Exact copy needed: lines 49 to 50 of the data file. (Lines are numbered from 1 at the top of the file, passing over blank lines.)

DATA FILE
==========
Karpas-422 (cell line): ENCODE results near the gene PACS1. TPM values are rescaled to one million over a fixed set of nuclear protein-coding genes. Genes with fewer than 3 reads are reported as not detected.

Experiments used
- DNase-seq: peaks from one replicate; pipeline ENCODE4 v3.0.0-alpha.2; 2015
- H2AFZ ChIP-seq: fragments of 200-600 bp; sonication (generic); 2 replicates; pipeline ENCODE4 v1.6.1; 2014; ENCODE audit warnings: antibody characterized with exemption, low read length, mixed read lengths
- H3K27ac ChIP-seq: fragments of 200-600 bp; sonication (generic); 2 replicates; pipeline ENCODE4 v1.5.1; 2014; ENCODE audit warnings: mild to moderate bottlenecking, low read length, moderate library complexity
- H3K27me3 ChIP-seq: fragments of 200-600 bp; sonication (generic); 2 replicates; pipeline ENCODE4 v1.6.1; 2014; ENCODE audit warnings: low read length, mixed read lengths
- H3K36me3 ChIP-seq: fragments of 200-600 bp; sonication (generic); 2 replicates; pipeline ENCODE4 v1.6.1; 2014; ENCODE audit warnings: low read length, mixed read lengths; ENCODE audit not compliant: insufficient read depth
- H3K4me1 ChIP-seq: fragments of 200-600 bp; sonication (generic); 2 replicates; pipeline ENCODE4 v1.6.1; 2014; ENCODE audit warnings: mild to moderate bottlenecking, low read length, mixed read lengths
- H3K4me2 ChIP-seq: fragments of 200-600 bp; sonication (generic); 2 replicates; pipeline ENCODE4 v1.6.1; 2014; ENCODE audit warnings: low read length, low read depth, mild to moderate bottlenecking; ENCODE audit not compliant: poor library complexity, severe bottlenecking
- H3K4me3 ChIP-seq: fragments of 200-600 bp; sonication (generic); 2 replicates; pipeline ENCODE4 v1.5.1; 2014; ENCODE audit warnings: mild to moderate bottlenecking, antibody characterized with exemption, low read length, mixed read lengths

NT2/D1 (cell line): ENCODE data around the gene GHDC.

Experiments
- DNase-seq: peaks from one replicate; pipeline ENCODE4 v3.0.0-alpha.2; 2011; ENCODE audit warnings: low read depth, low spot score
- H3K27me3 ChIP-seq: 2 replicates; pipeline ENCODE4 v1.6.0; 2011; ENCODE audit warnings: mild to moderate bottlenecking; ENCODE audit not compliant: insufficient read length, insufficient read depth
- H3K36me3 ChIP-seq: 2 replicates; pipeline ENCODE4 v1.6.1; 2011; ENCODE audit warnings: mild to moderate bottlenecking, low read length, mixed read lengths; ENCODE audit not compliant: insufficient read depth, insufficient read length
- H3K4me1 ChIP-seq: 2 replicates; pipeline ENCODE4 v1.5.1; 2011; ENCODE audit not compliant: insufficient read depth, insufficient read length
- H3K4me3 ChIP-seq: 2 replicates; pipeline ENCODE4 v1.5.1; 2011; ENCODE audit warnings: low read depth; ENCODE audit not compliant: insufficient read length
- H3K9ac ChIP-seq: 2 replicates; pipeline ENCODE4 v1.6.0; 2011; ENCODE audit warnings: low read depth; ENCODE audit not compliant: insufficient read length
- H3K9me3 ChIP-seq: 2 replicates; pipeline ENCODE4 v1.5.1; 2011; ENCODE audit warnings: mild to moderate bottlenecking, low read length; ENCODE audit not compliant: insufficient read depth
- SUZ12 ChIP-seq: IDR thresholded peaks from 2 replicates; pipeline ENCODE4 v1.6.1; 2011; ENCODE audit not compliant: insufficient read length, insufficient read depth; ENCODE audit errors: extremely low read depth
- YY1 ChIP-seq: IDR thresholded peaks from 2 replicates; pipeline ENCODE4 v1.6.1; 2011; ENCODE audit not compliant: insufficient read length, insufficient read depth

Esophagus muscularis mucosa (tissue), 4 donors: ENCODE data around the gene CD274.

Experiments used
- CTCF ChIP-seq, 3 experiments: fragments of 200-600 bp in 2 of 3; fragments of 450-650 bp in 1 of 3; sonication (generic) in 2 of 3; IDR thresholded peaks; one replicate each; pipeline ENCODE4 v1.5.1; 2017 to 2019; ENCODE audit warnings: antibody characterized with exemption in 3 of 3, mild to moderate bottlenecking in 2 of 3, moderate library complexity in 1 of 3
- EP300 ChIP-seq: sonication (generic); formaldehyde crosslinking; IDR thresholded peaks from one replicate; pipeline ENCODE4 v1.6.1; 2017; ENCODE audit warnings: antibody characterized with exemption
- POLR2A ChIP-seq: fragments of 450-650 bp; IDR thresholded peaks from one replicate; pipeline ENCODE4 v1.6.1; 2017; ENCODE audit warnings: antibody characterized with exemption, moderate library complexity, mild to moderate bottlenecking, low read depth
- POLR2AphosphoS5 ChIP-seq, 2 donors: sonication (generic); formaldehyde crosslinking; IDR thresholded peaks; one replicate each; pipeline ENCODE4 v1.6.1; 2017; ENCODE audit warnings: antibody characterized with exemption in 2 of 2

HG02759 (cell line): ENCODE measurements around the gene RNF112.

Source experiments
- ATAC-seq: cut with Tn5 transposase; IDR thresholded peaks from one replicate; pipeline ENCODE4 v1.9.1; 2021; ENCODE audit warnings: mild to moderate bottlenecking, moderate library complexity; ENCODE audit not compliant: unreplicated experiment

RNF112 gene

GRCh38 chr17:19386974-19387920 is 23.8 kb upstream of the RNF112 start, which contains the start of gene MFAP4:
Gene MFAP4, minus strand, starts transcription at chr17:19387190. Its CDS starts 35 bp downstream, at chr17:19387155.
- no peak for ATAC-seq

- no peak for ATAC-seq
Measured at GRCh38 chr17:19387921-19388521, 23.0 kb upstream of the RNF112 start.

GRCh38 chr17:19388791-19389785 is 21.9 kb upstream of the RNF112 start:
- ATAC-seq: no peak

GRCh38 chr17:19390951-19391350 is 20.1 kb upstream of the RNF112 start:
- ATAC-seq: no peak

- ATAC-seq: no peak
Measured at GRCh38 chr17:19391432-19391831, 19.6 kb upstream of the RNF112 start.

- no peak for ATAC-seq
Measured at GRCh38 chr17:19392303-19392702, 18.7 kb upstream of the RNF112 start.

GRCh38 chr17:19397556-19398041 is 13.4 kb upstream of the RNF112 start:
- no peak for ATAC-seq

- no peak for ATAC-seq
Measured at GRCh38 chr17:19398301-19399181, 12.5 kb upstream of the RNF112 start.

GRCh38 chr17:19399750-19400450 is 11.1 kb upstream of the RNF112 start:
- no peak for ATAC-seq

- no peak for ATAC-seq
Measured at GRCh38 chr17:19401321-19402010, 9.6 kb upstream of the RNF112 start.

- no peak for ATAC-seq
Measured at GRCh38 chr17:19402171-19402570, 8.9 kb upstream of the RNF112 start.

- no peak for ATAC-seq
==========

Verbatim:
GRCh38 chr17:19399750-19400450 is 11.1 kb upstream of the RNF112 start:
- no peak for ATAC-seq